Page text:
SOMETHING special is in store for tonight, something rare, something luminous, something that happens only . . . once in a blue moon.
There will be a blue moon on New Year's Eve.
A blue moon, according to native Buffalonian Paul Krupinski, an intern/astronomer with the Strasenburg Planetarium of the Rochester Museum of Science, is the second full moon in a given month.
It is a relatively rare phenomenon, occurring only on the average every 2.7 years, Krupinski said.
Usually, there is one full moon in a month, Krupinski explained. The lunar cycle is about 29 1/2 days. Since most months have 30 or 31 days, every now and then there are two full moons in one month.
A full moon shone on the night of Dec. 2, and the blue moon will rise again tonight.
Krupinski said the last blue moon occurred in May 1988, and the one before that in July 1985. He estimates that the next one will appear in late spring or early summer of 1993.
Coincidentally, this blue moon will also be one of the most radiant. According to an article in the December issue of Natural History magazine, a combination of factors, including the close proximity of the moon to the Earth in its current orbit and the moon's position in the sky, could cause this full moon to be "the brightest of a lifetime."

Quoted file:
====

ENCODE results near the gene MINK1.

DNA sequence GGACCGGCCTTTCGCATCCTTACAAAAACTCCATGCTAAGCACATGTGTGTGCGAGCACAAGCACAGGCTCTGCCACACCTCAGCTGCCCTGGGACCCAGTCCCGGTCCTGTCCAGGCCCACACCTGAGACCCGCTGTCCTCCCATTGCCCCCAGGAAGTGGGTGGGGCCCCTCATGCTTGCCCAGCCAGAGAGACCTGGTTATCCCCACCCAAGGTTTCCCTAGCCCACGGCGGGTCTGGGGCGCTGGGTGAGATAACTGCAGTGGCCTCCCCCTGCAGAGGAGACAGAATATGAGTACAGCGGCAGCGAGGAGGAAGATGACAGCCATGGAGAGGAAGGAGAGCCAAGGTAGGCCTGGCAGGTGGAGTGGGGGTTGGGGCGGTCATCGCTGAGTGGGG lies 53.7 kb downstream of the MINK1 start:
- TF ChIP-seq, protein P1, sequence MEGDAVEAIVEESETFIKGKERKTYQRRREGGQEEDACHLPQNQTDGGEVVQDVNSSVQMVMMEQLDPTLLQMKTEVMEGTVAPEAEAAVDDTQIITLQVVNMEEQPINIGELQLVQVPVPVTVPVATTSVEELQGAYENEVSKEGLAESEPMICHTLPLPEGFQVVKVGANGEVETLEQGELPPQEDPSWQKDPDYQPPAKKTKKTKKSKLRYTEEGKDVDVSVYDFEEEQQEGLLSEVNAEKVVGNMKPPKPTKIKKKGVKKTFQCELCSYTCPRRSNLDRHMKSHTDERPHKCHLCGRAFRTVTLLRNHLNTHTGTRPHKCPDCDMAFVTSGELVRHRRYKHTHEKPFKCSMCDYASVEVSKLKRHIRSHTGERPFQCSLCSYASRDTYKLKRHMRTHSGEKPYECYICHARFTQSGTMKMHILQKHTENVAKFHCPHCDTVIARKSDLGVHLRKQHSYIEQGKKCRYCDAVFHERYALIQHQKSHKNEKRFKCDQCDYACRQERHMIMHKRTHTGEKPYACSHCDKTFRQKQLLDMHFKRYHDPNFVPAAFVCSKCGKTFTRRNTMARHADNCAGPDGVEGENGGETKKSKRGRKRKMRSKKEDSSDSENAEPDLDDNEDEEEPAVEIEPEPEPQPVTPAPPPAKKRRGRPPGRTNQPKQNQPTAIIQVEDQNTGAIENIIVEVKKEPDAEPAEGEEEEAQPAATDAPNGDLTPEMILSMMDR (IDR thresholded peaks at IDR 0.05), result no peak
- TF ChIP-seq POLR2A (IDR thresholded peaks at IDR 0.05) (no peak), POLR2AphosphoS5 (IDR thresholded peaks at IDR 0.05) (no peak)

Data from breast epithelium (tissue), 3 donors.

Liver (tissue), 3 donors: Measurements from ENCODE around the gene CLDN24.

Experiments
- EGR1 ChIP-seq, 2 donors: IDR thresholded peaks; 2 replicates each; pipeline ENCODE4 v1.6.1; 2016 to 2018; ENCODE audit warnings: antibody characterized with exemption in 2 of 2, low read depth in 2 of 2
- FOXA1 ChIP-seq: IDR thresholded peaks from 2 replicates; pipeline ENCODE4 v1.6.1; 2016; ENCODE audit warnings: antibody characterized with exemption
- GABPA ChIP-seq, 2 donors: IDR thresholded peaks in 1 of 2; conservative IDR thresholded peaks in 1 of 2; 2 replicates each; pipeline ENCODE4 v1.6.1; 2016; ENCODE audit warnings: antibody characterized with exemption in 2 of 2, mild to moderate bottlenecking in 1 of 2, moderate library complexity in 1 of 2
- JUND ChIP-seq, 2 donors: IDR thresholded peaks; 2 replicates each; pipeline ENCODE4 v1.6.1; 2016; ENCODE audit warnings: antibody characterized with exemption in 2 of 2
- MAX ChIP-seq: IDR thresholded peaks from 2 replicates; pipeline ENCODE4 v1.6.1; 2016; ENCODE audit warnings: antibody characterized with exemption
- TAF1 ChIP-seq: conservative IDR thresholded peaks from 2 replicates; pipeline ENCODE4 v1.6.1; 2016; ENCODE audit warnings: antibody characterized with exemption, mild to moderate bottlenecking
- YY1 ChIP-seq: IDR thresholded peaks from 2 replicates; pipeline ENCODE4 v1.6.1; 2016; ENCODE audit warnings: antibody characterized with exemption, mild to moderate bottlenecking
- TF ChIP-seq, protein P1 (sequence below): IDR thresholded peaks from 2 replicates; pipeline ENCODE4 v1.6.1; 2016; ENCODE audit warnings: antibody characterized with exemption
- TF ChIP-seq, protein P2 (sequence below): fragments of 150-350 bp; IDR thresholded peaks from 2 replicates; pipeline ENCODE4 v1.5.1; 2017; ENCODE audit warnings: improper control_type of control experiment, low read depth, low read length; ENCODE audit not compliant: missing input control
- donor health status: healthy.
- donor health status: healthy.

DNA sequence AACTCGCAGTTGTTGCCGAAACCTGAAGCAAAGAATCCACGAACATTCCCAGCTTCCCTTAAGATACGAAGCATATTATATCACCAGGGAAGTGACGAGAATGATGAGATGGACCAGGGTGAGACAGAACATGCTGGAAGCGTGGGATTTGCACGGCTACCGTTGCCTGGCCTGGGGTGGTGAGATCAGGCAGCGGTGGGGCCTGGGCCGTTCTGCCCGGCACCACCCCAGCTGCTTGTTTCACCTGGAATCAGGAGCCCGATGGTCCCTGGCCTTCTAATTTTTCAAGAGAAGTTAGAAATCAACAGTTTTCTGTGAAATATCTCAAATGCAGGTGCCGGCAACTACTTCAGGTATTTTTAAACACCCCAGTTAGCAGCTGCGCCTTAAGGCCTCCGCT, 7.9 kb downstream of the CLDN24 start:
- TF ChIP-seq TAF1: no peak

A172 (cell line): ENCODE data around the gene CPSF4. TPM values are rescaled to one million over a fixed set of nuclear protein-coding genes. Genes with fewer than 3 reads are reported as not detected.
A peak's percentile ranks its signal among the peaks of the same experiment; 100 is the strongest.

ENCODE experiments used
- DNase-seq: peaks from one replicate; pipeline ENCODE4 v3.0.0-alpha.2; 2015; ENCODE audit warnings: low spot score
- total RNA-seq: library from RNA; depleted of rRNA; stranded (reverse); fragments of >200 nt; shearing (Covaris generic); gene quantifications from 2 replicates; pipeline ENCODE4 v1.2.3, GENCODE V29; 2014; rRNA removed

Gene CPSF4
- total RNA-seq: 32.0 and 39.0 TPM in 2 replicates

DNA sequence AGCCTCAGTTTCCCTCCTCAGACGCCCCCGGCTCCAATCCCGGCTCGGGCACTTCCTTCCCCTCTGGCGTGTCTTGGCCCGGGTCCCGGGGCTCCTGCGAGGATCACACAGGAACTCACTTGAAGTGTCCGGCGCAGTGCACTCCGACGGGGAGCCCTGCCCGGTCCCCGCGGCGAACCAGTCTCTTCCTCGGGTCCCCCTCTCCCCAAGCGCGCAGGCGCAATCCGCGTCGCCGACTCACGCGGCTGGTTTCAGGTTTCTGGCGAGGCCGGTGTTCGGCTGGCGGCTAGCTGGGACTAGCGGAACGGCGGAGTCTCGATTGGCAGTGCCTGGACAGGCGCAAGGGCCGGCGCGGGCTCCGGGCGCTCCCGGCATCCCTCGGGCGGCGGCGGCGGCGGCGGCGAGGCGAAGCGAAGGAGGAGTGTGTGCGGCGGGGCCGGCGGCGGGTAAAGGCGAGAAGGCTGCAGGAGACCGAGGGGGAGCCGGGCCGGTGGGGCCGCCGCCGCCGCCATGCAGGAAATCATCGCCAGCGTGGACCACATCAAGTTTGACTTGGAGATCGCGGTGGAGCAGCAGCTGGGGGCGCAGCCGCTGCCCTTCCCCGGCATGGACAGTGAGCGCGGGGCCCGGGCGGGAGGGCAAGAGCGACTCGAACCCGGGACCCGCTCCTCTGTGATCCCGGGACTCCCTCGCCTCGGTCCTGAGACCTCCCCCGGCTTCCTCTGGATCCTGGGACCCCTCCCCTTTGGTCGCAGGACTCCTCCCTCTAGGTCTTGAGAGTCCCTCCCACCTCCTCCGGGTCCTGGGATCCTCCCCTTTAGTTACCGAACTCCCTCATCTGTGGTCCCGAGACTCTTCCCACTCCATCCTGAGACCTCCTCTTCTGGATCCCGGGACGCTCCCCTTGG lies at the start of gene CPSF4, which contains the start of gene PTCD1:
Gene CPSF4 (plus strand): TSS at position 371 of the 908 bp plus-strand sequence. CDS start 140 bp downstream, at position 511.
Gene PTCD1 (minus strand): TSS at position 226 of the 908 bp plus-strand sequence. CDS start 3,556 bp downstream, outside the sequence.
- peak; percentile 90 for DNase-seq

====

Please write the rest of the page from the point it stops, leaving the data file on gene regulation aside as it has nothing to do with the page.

Despite its name, the blue moon was not christened for its color.
The moon appears blue when "very, very fine ashlike particles are suspended in the atmosphere." Red and orange light is absorbed by the particles, while blue light is scattered. For example, Krupinski said, raging forest fires in California or a volcanic eruption can create enough particles in the atmosphere to cause the effect.
"You can see the effect, say, in a small bar, with dozens of smokers, a blue haze hovers over the room," he explained.
So how did the second full moon in a month get its name? Krupinski said the exact origin of the phrase is obscure.
Each month's full moon has a name, according to a recent article in Astronomy magazine. For instance, December's full moon is known as the Moon Before Yule or the Long Night Moon. When a second appeared in a month, it just came to be known as the blue moon.
Krupinski said there is little scientific research on the subject, because the blue moon occurs with scientific predictability. But its significance can be linked to the meshing of the lunar cycles and the man-made calendar.
To determine the last time a full moon occurred on New Year's Eve would require a special computer program, Krupinski said.
But he estimates that the last time these two events coincided may have been 100 years ago.
And the next time a blue moon appears on the eve of a new year may be decades away.